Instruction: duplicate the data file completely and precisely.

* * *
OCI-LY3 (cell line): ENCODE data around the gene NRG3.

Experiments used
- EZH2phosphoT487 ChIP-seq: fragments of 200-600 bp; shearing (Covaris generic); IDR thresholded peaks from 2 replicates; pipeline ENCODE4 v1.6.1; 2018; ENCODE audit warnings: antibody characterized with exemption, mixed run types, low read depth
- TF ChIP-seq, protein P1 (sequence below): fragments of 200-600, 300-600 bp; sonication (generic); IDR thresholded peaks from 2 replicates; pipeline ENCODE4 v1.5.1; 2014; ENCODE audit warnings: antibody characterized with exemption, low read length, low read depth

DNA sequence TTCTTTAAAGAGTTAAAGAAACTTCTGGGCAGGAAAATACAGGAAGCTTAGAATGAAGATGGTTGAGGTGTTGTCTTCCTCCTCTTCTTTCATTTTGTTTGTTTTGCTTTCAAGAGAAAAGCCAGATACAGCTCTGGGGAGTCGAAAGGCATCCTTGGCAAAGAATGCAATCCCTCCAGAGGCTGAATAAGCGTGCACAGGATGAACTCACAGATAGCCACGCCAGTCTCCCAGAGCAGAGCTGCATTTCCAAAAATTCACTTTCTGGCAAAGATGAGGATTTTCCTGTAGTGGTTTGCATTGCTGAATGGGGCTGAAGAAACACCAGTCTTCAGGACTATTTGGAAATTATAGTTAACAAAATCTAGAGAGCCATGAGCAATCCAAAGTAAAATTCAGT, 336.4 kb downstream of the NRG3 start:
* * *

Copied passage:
OCI-LY3 (cell line): ENCODE data around the gene NRG3.

Experiments used
- EZH2phosphoT487 ChIP-seq: fragments of 200-600 bp; shearing (Covaris generic); IDR thresholded peaks from 2 replicates; pipeline ENCODE4 v1.6.1; 2018; ENCODE audit warnings: antibody characterized with exemption, mixed run types, low read depth
- TF ChIP-seq, protein P1 (sequence below): fragments of 200-600, 300-600 bp; sonication (generic); IDR thresholded peaks from 2 replicates; pipeline ENCODE4 v1.5.1; 2014; ENCODE audit warnings: antibody characterized with exemption, low read length, low read depth

DNA sequence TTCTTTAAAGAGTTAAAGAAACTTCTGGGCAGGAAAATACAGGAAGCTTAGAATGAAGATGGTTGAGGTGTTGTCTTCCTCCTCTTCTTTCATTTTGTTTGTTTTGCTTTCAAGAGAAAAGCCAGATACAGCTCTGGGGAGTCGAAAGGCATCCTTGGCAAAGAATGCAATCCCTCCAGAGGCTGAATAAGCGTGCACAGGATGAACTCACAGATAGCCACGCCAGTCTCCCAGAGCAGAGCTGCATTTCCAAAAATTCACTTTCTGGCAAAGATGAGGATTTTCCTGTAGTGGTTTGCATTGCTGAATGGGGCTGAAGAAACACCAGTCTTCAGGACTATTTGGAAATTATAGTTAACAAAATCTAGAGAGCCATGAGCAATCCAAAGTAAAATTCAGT, 336.4 kb downstream of the NRG3 start: